UK Regulators Call for Action on AI Bias, IP Rights

Government pressed to keep pace with AI innovation governance over fears the U.S. and EU are ahead

Ben Wodecki, Jr. Editor

September 4, 2023

4 Min Read
MPs call on AI governance to 'safely harness the benefits' of AI.

At a Glance

  • U.K. members of parliament are urging the government to rapidly develop AI regulation to avoid falling behind.
  • They caution that the U.K.'s current hands-off approach to AI has left it lagging behind countries setting global standards.

A British parliamentary report has called on the U.K. government to address essential challenges for AI safety, including issues around intellectual property and employment.

The interim report, published by the Science, Innovation and Technology Committee, warns of “a growing imperative” to ensure AI governance and regulatory frameworks aren’t left “irretrievably behind by the pace of technological innovation.”

“Policymakers must take measures to safely harness the benefits of the technology and encourage future innovations, whilst providing credible protection against harm,” the report reads.

The report, penned by members of parliament (MPs), sets out 12 challenges of AI governance that need to be addressed in future frameworks.

Among them are issues around bias in AI systems, using AI to deliberately misrepresent someone and promoting transparency.

The 12 challenges are:

  1. Bias. AI can introduce or perpetuate biases that society finds unacceptable.

  2. Privacy. AI can allow individuals to be identified and personal information about them to be used in ways beyond what the public wants.

  3. Misrepresentation. AI can allow the generation of material that deliberately misrepresents someone’s behavior, opinions or character.

  4. Access to Data. The most powerful AI needs very large datasets, which are held by few organizations.

  5. Access to Compute. The development of powerful AI requires significant computing power, access to which is limited to a few organizations.

  6. Black Box. Some AI models and tools cannot explain why they produce a particular result, which is a challenge to transparency requirements.

  7. Open source. Requiring code to be openly available may promote transparency and innovation; allowing it to be proprietary may concentrate market power but allow more dependable regulation of harms.

  8. Intellectual Property and Copyright. Some AI models and tools make use of other people's content: Policy must establish the rights of the originators of this content, and these rights must be enforced.

  9. Liability. If AI models and tools are used by third parties to harm, policy must establish whether developers or providers of the technology bear any liability for harms done.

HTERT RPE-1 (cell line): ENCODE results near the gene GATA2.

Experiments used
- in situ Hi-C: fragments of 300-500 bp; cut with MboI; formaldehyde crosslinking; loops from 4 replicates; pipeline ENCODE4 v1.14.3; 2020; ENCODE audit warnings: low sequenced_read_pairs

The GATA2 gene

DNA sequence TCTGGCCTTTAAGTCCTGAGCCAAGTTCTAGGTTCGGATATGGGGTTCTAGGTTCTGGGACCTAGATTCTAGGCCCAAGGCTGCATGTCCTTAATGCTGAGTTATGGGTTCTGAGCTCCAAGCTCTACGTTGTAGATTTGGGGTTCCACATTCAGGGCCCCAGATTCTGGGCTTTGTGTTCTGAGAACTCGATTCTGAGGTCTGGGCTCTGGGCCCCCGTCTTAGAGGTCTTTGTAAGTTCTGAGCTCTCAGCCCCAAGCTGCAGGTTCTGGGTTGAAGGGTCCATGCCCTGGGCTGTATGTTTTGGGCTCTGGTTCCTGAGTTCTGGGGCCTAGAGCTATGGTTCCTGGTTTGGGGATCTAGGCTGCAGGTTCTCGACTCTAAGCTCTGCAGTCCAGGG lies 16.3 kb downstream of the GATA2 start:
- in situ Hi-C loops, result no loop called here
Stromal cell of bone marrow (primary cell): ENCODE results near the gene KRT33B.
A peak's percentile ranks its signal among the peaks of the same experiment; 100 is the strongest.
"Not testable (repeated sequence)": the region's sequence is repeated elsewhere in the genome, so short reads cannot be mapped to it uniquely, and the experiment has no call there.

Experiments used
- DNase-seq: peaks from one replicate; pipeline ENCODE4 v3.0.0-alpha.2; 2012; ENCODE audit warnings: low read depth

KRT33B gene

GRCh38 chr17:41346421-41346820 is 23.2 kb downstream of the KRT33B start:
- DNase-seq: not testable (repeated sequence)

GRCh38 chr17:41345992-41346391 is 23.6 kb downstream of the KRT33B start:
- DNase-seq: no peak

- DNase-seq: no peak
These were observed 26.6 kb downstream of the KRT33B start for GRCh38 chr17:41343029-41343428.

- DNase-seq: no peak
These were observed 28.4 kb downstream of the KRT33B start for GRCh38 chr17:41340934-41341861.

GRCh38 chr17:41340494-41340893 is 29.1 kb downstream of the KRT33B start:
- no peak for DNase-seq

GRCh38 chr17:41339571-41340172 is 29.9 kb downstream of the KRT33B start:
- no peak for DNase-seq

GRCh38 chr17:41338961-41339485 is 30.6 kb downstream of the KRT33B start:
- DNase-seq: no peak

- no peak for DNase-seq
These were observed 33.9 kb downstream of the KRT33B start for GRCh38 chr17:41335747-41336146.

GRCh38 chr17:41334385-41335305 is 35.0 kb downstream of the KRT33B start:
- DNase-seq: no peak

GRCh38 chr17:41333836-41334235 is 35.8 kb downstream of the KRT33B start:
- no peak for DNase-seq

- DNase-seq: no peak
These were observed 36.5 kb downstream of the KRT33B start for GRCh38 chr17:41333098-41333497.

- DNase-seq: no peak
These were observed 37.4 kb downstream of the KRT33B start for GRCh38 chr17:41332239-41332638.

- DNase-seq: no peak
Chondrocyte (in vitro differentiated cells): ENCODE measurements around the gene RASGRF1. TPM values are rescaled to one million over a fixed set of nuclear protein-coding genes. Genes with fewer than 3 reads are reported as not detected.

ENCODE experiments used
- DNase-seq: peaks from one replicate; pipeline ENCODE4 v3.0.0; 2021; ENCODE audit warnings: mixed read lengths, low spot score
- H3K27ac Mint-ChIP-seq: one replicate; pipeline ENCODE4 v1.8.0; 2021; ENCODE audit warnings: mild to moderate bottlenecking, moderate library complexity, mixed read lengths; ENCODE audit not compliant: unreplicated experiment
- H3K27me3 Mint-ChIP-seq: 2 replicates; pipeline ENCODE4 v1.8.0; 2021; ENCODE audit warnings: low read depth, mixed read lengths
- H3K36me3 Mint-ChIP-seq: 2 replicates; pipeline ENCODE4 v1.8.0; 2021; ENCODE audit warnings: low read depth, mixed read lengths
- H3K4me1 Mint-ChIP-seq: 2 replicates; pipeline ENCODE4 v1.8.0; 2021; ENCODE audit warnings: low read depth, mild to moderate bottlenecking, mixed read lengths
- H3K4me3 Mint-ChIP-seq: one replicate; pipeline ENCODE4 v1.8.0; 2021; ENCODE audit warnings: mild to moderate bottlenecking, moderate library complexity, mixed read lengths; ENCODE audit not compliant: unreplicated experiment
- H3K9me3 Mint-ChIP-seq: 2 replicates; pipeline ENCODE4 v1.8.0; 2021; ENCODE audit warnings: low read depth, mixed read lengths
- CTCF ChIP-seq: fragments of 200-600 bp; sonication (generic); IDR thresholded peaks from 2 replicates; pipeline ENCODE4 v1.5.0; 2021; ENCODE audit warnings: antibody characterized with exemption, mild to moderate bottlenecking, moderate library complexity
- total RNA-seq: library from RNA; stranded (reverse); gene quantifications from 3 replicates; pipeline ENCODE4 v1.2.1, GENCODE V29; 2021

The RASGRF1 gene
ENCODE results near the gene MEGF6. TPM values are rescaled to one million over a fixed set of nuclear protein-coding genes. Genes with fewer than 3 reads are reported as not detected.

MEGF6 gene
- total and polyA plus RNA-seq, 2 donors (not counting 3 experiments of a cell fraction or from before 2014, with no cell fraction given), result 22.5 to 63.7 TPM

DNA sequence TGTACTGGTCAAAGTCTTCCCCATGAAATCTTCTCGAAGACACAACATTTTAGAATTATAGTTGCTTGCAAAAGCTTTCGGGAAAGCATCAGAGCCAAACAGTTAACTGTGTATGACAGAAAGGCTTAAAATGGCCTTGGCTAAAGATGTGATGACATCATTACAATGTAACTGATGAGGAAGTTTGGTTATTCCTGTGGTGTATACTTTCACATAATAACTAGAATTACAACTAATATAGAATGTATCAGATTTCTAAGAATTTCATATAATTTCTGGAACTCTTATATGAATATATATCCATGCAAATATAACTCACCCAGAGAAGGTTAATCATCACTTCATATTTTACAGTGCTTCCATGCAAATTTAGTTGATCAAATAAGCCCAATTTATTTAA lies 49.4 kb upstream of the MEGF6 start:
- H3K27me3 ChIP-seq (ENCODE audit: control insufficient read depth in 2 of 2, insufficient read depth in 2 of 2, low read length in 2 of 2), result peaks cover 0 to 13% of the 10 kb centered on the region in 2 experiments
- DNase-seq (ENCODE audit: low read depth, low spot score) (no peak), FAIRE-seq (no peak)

10. Employment. AI will disrupt the jobs that people do and that are available to be done. Policymakers must anticipate and manage the disruption.

  11. International Coordination. AI is a global technology, and the development of governance frameworks to regulate its uses must be an international undertaking.

  12. Existential. Some people think that AI is a major threat to human life: If that is a possibility, governance needs to provide protections for national security.

The inclusion of a point related to copyright follows an earlier report from MPs that called on the government to follow through with its pledge to scrap rules allowing AI developers to train models on protected works. The government had pledged to scrap the rule back in February but no such move has been made.

MPs warn UK’s pro-innovation approach risks it already falling behind

In late March, the U.K. government published a white paper that tasked regulators with setting individual rules relating to AI, arguing for a more 'pro-innovation approach’ to AI compared with counterparts like the EU.

In response to this white paper, MPs on the Science, Innovation and Technology Committee said it “should be welcomed as an initial effort” but it risks falling behind the pace of development of AI.

MPs argued that the U.K. risks falling behind as other jurisdictions are the ones setting international standards.

The committee called on the government to introduce a “tightly-focused AI bill” to “help, not hinder” the country’s attempts to become a leader in AI governance. Prime Minister Rishi Sunak has routinely sought to position the country as an AI leader.

“Without a serious, rapid and effective effort to establish the right governance frameworks—and to ensure a leading role in international initiatives—other jurisdictions will steal a march and the frameworks that they lay down may become the default even if they are less effective than what the U.K. can offer,” the MPs argued.

Just this week, the government set out the ambitions for its upcoming global AI safety summit in November.

There have been some concerns about nations like China, which has taken a more authoritative approach to AI, over whether they should be invited to the event. The report states that invitations should be “extended to as wide a range of countries as possible” and that a forum should be established solely for “like-minded countries who share liberal, democratic values, to ensure mutual protection against those actors—state and otherwise—who are enemies of these values and would use AI to achieve their ends.”

About the Author(s)

Ben Wodecki

Jr. Editor

Ben Wodecki is the Jr. Editor of AI Business, covering a wide range of AI content. Ben joined the team in March 2021 as assistant editor and was promoted to Jr. Editor. He has written for The New Statesman, Intellectual Property Magazine, and The Telegraph India, among others. He holds an MSc in Digital Journalism from Middlesex University.

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